3. Fee and payment method

Make sure to add a fee agreement into the contract which includes all costs mentioned above, as well as tax and gratuity. This same clause should include a payment schedule. Standard catering contracts include a down payment or retainer fee to cover basic food costs and initiate the agreement.

Also note that final payment of the estimated price is usually expected no later than three business days prior to the event – the exact date should be specified in your contract.

Do not forget to state a date shortly after the event for final settlement of charges like extra guests, overtime, breakage, etc. Ensure that your contract explicitly state your policy regarding acceptable forms of payment, such as cash, credit card, check or certified funds, for your catering services.

4. Make room for necessities

Have it in mind that event details may change unexpectedly, and you should negotiate terms for refunds or cancellation of the catering agreement. Note that adding a clause outlining the severance of the agreement protects the catering owner and the client from ongoing liability and fees. Also note the terms concerning the refunding of the deposit or the assessment of additional charges to sever the catering contract.

5. Litigation

Explicitly state the required steps for a breach of contract and before signing the agreement make sure that both parties are aware of who is responsible for attorney fees in the event of a lawsuit. Also, include an option to seek mediation for conflict resolution if you wish to avoid costly legal fees.

Conclusion

Catering deposits are refundable in the United States, however when estimating your deposits you need a firm understanding of how much the event will cost you – food costs, labour costs and rental fees – and how much your company loses if the event is cancelled last minute. Always remember to adjust your deposit amount to what the market allows in your area and compare your deposit requirements to other caterers in the area.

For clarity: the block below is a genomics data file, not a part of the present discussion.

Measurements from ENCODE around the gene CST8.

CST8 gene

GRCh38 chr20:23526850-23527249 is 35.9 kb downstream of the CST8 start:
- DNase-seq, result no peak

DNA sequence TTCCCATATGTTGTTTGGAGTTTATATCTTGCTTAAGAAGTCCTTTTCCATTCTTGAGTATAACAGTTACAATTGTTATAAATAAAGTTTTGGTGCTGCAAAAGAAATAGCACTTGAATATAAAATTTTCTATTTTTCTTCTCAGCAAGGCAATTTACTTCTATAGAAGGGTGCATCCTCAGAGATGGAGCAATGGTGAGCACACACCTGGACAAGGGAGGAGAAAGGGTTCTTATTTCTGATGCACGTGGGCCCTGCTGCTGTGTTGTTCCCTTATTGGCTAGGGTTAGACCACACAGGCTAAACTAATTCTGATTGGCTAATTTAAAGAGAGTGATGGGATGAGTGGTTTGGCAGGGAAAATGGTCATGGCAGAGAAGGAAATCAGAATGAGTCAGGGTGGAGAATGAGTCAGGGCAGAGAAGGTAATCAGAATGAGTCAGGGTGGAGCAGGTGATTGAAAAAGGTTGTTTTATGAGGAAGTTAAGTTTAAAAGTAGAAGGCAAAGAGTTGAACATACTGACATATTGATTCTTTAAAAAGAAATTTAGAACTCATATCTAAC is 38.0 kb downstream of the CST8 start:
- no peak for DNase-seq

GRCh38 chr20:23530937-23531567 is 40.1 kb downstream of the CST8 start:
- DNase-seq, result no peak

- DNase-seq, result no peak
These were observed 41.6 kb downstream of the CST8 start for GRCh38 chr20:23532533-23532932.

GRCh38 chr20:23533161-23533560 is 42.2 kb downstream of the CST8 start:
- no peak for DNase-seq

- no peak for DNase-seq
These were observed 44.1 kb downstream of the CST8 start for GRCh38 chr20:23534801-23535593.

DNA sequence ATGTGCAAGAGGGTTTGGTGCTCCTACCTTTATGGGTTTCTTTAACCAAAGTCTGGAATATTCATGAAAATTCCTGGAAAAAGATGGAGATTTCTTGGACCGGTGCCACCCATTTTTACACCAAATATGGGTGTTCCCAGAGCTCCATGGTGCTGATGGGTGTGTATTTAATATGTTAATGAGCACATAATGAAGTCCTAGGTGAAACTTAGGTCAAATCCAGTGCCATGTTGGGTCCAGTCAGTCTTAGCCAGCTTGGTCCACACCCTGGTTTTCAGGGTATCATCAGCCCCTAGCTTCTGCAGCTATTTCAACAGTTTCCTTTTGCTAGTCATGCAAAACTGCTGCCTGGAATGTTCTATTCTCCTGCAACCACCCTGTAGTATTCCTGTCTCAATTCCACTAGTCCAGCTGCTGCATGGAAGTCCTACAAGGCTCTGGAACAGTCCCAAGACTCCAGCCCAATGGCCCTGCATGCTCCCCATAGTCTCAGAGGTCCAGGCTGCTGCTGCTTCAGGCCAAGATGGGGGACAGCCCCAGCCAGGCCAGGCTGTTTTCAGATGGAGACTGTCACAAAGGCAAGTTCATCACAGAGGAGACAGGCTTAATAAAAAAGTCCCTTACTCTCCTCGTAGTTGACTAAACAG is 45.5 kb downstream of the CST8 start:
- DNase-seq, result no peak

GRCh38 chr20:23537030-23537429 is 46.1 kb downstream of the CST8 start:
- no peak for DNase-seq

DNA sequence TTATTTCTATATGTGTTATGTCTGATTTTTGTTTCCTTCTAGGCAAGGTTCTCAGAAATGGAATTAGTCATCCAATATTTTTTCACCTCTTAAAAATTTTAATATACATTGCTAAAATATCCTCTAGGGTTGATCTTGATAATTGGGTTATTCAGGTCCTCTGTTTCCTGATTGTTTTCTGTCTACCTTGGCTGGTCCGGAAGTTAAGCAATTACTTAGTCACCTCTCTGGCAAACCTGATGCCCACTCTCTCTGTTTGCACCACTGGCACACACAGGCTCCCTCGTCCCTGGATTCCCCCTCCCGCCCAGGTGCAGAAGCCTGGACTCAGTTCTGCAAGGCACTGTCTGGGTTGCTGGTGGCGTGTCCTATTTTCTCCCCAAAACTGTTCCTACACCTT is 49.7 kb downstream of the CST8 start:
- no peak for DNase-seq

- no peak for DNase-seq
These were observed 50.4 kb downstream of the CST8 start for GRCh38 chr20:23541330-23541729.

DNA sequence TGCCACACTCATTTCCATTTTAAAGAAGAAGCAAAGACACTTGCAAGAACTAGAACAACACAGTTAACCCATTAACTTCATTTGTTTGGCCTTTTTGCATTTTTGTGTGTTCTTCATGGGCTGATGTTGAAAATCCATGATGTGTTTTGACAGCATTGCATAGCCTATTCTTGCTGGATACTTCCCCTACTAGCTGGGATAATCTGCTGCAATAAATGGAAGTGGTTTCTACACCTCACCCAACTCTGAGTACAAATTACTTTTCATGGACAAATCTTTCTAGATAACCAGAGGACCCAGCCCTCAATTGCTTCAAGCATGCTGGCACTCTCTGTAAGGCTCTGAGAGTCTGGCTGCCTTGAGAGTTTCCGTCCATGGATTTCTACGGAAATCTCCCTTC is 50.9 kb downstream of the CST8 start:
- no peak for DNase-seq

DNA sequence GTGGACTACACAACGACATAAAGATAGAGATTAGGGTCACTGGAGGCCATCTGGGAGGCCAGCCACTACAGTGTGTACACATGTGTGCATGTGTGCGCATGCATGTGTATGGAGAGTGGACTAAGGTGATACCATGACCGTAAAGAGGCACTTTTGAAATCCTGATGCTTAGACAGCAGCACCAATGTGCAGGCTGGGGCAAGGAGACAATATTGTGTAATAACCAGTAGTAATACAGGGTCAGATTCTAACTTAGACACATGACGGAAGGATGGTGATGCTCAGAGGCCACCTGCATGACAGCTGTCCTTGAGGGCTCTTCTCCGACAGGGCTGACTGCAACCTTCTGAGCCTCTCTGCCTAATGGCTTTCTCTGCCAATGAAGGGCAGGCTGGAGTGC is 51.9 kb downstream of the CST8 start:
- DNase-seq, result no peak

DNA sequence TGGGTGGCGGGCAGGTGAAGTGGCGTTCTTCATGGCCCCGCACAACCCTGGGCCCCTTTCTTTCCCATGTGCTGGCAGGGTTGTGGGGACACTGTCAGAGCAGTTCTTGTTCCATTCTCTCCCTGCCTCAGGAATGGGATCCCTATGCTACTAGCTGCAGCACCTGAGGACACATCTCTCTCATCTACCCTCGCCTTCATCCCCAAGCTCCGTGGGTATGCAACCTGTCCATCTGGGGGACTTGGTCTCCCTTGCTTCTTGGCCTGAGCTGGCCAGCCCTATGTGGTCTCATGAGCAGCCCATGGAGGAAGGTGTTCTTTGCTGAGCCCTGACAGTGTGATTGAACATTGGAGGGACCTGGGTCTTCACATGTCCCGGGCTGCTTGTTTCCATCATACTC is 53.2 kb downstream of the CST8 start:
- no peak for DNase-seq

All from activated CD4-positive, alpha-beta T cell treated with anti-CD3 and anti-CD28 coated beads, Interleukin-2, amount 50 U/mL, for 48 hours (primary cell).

In some cases you may find a policy of collecting 10 percent to book and 50 percent a month in advance adequate, or collecting one – third of the price as a deposit. Don’t forget to include the final payment information – industry standard is to collect the entire balance one month before the event.

Frequently Asked Questions

  1. What Is A Catering Order?      

A catering order is simply a lunch program that offers organic made-to-order meals delivered daily to your workplace.

  1. How Do You Offer A Catering Service?

The following are the most possible tips to render catering services;

  • Make delicious food
  • Keep attire professional
  • Offer competitive pricing
  • Ensure a sanitary environment
  • Ensure excellent customer service
  • Develop excellent management skills
  • Hone your ability to organize events
  • Keep profits high without sacrificing service
  1. Should You Tip A Catering Service?

No, you are not expected to tip. But you can always appreciate them.

  1. What Should A Catering Contract Include?

A well-written catering contract gives a clear outline of the obligations, timelines and payment schedules for both sides entering the agreement. It should include the client’s expectations regarding the food service, delivery dates, and menu. And also your expectations related to fees and payments.

  1. What Are The Types Of Catering Services?

The following are different types of catering services;

  • Wedding Catering
  • Corporate Catering
  • Concession Catering
  • Food Truck Catering
  • Restaurant Catering
  • Social Event Catering
  1. What Is A Catering Menu Program?

The catering menu program refers to a series of menus that reflect a variety of catering services and meals.

  1. What Is A Standard Catering Deposit?

The standard catering deposit amount is 50 percent of the total catering bill. This percentage is factored after all the costs, including sales tax calculated.

  1. How Do You Calculate Bbq Catering?

A good rule of thumb is to count on about ⅓ pound of cooked meat for each person for a main. This amount may vary between ½ pound if your guests are big eaters or you don’t have many sides, to ¼ pound if your sides are generous.

  1. How Do You Create A Catering Menu?

The following ideas are how you can possibly create a catering menu;

  • Offer a variety of options
  • Determine food preferences
  • Tailor the menu to the event
  • Plan to stimulate the senses
  • Create a client questionnaire
  1. How Do You Charge For Food Catering?